Mature `Anjou' pears (Pyrus communis L.) continuously stored at 20 °C or -1 °C before transfer to 20 °C exhibited differences in the sequence of ripening events up to 100 days. Pears continuously held at 20 °C showed little change in ripening characteristics (chlorophyll, firmness, titratable acidity) for 14 to 28 days, then these characteristics decreased at a daily rate of 1.4% thereafter. A 40% increase in soluble polyuronides paralleled the firmness loss, while ACC did not exceed 0.5 nmol·g-1 until the 84th day, and internal ethylene did not exceed 0.2 μL·L-1 until after 90 days, whereas ACC oxidase activity (and total protein) peaked after 63 days. `Anjou' pears stored at -1 °C showed no changes in chlorophyll, firmness, protein, or total polyuronides for at least 84 d. Despite essentially no change in firmness during -1 °C storage, there was a slow but steady increase (≈15 %) in soluble polyuronides. ACC oxidase activity, expressed as ethylene production, rose to 71 nL·g-1·h-1 and the ACC content increased to almost 1.0 nmol·g-1 by the 84th day. Internal ethylene slowly increased and levelled to 1 μL·L-1 by the 56th day. Satisfaction of a chilling requirement thus appears to favor the development of ethylene synthesis capacity, which on transfer from cold storage to higher temperatures results in enough internal ethylene to rapidly drive the associated ripening mechanisms. Fruit for which the chilling requirement (≥70 days at -1 °C) was met softened in response to accelerated internal ethylene production on transfer to 20 °C for 7 days. However, pears that were not chilled or partially chilled did not sustain the increased ACC levels or ACC oxidase activity. Chemical name used: 1-aminocyclopropane-1-carboxylate (ACC).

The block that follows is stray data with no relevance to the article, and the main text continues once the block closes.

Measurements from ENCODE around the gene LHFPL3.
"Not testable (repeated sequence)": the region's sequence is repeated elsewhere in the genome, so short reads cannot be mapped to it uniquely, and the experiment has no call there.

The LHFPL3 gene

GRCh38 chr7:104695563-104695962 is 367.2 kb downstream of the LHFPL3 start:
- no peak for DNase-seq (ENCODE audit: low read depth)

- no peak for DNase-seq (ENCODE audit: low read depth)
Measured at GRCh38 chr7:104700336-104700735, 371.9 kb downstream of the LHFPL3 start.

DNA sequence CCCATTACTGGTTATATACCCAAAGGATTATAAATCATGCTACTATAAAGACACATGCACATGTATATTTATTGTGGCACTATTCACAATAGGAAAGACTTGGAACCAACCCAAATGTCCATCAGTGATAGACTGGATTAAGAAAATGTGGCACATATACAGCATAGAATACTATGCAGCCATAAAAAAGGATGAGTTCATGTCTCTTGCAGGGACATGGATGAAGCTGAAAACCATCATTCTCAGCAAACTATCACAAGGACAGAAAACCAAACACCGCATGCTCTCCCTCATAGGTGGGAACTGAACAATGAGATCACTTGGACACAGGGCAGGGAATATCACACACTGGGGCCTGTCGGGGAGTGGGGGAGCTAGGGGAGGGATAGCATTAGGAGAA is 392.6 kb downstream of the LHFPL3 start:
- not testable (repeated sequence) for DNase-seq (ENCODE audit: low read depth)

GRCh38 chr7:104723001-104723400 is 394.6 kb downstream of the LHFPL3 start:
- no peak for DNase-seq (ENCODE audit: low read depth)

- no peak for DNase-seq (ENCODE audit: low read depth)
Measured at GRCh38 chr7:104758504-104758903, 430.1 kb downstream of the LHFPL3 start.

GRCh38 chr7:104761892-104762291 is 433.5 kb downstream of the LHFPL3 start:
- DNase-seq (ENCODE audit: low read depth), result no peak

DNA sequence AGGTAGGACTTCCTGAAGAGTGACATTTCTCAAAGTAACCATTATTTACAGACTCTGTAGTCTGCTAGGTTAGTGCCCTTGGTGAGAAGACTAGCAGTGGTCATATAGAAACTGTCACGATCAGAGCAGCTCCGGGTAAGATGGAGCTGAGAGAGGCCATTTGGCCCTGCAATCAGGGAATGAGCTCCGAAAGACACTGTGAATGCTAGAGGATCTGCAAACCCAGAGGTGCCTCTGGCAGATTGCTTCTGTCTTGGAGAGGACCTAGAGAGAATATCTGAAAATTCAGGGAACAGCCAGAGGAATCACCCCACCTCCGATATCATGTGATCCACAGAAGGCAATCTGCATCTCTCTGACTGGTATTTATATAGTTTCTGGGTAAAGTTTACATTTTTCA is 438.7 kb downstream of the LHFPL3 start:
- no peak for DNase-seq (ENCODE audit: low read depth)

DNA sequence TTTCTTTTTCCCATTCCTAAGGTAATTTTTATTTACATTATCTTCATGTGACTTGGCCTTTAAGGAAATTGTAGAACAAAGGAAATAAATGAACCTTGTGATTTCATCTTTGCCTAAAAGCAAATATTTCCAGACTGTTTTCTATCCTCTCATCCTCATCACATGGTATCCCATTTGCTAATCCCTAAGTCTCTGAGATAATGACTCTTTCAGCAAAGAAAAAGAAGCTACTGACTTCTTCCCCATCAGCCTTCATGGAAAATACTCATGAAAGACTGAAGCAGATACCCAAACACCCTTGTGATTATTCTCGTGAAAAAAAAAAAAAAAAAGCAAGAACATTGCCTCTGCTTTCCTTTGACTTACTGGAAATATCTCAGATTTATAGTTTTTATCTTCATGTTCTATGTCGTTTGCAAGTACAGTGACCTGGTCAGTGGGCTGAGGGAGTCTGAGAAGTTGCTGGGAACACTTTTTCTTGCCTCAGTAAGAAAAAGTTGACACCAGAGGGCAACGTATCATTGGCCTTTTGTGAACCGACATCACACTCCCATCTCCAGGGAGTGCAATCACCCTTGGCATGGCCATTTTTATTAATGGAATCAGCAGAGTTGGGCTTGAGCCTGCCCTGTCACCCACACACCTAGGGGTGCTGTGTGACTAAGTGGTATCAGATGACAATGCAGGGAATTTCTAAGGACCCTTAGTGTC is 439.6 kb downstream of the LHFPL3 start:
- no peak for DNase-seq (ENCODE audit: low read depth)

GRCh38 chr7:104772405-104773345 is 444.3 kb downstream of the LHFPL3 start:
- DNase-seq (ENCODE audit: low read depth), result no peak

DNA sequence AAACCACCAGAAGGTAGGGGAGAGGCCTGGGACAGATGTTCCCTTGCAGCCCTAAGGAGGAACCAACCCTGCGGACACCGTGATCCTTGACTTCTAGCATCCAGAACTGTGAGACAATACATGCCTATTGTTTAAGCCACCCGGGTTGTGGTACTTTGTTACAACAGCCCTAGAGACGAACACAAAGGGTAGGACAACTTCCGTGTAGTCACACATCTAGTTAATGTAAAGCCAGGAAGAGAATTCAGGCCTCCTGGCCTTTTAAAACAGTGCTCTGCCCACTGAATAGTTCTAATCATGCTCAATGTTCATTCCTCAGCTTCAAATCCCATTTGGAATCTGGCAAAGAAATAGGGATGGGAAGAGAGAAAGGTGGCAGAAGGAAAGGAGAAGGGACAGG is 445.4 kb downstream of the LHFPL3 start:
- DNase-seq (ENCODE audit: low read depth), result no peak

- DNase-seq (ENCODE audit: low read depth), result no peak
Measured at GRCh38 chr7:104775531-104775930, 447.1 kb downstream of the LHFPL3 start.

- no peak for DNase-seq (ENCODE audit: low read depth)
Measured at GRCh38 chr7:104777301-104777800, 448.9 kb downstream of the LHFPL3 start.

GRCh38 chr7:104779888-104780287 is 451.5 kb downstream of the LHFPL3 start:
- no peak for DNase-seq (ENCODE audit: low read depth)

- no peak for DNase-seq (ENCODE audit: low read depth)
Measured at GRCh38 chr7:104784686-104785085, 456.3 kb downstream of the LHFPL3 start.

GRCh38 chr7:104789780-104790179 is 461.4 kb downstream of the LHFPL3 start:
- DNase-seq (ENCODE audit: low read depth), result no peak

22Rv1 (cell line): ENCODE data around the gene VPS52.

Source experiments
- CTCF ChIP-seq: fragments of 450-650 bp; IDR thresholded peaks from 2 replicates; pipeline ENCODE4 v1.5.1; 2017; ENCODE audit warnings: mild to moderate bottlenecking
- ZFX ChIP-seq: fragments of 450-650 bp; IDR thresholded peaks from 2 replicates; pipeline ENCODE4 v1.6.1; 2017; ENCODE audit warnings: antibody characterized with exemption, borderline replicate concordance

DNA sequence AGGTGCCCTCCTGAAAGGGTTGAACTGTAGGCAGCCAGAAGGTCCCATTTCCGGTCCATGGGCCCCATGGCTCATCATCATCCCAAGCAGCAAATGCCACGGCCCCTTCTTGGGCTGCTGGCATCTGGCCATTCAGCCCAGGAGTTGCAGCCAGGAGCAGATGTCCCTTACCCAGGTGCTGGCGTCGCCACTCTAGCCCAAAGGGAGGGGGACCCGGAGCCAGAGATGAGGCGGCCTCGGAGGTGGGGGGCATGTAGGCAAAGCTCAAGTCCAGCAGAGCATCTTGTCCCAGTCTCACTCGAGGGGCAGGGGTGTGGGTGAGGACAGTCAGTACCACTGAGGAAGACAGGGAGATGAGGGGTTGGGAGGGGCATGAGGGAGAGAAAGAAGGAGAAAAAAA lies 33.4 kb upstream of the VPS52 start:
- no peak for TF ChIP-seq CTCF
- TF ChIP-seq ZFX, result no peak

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Gustavo H.A. Teixeira and José F. Durigan

they had a reduced effect on the key regulatory enzymes (e.g., polygalacturonase, pectinmethylesterase, and cellulase) that are responsible for the softening process of many fruits ( Chitarra and Chitarra, 2005 ; Kader, 1995 ; Tucker, 1993 ). On the

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Carlos H. Crisosto, David Garner, Harry L. Andris, and Kevin R. Day

A commercial controlled delayed cooling or preconditioning treatment was developed to extend peach (Prunus persica) market life of the most popular California peach cultivars. A 24 to 48 h cooling delay at 68 °F (20.0 °C) was the most effective treatment for extending market life of internal breakdown susceptible peaches without causing fruit deterioration. This treatment increased minimum market life by up to 2 weeks in the cultivars tested. Weight loss and softening occurred during the controlled delayed cooling treatments, but did not reduce fruit quality. Detailed monitoring of these fruit quality changes during the delayed cooling period and proper use of fungicides is highly recommended for success in this new fruit delivery system. Rapid cooling after preconditioning is important to stop further fruit deterioration such as flesh softening, senescence, decay and weight loss. Controlled delayed cooling can also be used to pre-ripen susceptible and nonsusceptible peaches to deliver a ready-to-buy product to the consumer.

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Donald J. Huber

the effects of 1-MCP on fruit softening ( Huber et al., 2003 ). A well-maintained and comprehensive literature base for responses of horticultural crops to 1-MCP is also available ( Watkins and Miller, 2005 ). Accordingly, this article takes a